When seventh-grader Raymond Hosier was suspended for wearing rosary beads to school late last month, civil rights groups rushed to his defense.
"Without question, the continuing action taken by the school district in punishing Raymond for wearing a rosary to school violates the constitutional rights of our client," argued Jay Sekulow of the American Center for Law and Justice.
After Sekulow filed a lawsuit, a federal judge issued a temporary restraining order on June 1, telling Oneida Middle School and the school district in Schenectady, N.Y., to allow Hosier, 13, to wear the rosary to class. A full hearing was held yesterday (June 11).
Like school principals and superintendents in other states, including Texas, California, Oregon, and Virginia, Oneida officials say the no-rosary-beads rule is necessary to "protect students from violence and gangs."
They have a point, according to gang experts. After schools began banning gang-related bandanas, clothing, and hairstyles about a decade ago, students have turned to rosaries as a subtle and often First-Amendment-protected way to signal gang allegiance.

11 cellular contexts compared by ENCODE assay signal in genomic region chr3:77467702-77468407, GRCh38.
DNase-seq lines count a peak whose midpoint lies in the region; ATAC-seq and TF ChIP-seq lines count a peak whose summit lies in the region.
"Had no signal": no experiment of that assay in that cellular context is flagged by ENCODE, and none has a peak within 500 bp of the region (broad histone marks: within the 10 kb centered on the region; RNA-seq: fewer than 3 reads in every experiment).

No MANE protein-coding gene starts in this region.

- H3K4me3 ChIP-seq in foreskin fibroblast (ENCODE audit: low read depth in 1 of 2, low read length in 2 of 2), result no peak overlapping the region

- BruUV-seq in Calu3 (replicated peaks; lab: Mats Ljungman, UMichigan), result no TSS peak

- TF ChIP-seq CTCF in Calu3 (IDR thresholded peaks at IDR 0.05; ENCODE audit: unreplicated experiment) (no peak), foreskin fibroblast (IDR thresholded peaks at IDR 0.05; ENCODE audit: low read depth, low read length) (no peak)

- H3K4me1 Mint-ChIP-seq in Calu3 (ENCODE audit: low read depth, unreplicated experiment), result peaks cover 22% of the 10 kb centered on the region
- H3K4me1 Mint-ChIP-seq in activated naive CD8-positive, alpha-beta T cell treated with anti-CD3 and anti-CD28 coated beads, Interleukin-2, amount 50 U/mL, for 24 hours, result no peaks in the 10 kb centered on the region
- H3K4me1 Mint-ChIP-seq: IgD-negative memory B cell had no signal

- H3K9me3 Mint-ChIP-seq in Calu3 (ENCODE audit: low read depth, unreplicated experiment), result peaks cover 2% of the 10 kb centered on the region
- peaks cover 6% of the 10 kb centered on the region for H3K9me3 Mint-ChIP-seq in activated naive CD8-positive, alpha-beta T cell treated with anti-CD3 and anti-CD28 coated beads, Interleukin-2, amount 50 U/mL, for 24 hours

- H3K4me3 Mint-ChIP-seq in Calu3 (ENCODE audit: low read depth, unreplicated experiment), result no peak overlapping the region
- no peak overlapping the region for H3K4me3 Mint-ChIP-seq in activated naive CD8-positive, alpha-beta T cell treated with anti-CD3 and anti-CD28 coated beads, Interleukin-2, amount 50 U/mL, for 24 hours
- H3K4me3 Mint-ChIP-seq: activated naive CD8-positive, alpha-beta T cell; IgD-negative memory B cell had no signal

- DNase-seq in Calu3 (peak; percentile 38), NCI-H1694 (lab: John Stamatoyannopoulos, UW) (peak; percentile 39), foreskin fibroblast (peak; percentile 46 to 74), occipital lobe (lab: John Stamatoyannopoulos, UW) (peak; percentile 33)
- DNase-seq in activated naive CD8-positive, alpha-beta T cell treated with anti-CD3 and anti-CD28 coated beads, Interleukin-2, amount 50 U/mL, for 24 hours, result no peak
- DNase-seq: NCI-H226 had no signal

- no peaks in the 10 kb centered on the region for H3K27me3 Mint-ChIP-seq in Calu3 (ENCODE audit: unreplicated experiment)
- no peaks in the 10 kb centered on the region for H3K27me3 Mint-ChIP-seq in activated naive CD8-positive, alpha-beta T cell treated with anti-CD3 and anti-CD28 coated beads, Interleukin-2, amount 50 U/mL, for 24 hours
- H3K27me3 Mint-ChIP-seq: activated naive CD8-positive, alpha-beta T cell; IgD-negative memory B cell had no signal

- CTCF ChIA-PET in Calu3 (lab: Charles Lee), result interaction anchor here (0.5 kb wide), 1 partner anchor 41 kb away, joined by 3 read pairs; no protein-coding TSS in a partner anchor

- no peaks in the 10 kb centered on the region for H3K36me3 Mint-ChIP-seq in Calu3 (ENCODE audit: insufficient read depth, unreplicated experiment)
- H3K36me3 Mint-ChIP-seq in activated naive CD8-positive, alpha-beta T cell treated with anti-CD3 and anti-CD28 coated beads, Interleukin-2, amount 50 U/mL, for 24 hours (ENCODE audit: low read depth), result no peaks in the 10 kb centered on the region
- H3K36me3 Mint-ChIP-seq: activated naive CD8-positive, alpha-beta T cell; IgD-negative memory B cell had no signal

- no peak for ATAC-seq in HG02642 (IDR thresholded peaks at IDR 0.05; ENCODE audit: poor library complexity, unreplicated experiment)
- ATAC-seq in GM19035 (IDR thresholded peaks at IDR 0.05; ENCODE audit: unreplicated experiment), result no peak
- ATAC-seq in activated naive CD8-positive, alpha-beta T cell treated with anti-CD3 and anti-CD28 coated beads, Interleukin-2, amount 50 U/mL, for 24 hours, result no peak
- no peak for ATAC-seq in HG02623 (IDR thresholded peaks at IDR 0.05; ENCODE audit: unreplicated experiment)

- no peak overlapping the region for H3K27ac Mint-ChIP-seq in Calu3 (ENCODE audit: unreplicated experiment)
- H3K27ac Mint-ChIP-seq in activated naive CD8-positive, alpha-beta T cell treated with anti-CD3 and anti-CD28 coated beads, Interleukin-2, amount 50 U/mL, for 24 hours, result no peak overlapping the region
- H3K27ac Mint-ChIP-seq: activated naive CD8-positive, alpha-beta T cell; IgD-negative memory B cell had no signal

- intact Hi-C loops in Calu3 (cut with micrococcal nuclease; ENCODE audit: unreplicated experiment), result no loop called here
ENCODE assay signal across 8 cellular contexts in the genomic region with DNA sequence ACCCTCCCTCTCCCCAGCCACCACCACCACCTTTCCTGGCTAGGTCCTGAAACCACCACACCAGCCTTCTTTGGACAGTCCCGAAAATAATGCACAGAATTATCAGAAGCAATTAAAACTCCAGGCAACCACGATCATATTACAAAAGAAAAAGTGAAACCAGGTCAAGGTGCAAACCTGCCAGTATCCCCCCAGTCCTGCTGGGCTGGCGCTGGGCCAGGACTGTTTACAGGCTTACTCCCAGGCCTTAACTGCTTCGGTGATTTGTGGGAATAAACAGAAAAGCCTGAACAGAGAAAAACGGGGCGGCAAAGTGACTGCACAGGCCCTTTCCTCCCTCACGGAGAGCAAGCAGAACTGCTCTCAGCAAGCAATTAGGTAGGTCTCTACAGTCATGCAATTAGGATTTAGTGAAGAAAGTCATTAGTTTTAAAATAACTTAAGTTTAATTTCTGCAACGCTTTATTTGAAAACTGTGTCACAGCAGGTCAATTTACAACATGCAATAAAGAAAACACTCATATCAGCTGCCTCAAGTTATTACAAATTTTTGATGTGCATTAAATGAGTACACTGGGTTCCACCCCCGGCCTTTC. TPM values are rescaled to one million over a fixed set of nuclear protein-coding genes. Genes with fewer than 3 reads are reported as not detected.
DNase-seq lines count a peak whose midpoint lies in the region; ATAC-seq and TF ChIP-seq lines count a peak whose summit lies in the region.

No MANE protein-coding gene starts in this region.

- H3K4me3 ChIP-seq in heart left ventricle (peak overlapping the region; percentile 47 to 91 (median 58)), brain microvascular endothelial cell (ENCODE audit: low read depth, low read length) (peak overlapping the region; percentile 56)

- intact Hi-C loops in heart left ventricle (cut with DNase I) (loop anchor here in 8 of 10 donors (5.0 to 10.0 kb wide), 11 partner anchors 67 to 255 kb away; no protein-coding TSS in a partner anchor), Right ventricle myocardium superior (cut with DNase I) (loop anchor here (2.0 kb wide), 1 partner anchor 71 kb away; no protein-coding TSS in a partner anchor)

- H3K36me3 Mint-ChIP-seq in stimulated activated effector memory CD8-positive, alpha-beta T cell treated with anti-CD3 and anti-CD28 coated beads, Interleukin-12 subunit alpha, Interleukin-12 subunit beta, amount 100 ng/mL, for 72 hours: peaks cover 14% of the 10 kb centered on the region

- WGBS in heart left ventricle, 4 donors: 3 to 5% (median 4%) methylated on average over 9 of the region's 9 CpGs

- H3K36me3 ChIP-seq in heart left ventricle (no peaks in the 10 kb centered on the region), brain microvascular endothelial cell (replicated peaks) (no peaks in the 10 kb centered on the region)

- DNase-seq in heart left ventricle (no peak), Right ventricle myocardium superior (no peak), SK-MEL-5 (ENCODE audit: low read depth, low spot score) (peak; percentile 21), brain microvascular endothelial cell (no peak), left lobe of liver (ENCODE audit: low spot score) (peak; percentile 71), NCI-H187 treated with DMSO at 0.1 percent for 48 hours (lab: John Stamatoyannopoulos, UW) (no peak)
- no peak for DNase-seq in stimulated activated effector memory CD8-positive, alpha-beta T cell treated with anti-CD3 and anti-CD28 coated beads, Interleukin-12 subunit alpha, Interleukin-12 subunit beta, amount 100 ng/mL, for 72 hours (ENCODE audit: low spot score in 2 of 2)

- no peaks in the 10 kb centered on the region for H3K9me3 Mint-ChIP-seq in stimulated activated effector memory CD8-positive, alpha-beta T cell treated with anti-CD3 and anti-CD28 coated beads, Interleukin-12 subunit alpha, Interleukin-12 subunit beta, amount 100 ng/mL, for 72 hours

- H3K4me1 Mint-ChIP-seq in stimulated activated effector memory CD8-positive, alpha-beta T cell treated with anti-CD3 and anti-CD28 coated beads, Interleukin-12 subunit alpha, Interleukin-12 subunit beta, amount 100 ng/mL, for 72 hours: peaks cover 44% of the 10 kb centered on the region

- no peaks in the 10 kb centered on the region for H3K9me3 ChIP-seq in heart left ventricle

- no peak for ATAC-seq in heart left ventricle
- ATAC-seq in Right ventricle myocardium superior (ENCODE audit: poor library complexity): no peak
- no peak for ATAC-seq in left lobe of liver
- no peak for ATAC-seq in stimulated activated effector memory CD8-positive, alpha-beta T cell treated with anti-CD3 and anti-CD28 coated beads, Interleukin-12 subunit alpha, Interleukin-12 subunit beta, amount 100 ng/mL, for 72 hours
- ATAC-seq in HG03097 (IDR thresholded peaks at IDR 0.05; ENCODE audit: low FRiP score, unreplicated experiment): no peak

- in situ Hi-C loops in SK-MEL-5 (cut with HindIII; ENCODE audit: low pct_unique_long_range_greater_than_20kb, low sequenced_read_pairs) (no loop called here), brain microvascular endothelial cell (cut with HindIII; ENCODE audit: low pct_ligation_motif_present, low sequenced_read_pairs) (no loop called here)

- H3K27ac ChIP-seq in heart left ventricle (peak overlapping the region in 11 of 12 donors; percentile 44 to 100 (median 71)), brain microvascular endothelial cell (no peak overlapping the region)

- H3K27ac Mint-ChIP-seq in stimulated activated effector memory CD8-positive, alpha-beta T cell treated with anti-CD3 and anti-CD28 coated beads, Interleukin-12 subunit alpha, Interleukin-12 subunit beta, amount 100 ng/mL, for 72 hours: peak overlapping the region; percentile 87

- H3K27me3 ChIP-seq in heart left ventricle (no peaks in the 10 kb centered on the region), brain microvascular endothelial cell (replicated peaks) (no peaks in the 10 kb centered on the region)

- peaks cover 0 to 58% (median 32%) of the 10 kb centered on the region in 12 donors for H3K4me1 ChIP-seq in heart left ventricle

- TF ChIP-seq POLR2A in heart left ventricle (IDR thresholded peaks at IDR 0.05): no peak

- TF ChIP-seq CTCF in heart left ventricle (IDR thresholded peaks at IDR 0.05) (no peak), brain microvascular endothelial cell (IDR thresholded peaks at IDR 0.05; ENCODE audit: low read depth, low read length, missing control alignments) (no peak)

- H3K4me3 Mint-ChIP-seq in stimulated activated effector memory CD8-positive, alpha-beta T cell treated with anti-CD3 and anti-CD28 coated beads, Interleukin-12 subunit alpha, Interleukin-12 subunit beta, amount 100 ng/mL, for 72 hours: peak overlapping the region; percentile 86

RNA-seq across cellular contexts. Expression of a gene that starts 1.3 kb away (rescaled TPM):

"With the introduction of strict dress codes and the use of uniforms in the school systems, these type of indicators seem to be favored by the gangsters," the San Antonio (Texas) Police Department says in a handbook about gang awareness.
Gangsters not only wear certain colors -- reds for Bloods, blues for Crips, for example -- they also arrange the beads to signal their rank in the gang, and teach young members to plead religious freedom if they're hauled into the principal's office, said Jared Lewis, a former police officer in California who worked in public schools.
"You are often dealing with gang members who have no inkling or cares about the religious significance of the rosary beads," said Lewis, who now runs Know Gangs, a training group for law enforcement officials. "They are just trying to skirt around school rules under the guise of a religious symbol."
No one is sure which gang started the trend of wearing rosaries, said Robert Walker, a former head of the gang identification unit for the South Carolina Department of Corrections. Like a lot of gang fads, he said, it likely started in California and migrated east.
"One gang started it -- who it was, nobody knows. Another gang saw it and thought it was cool, and started using it, too," Walker said. "These things just evolve."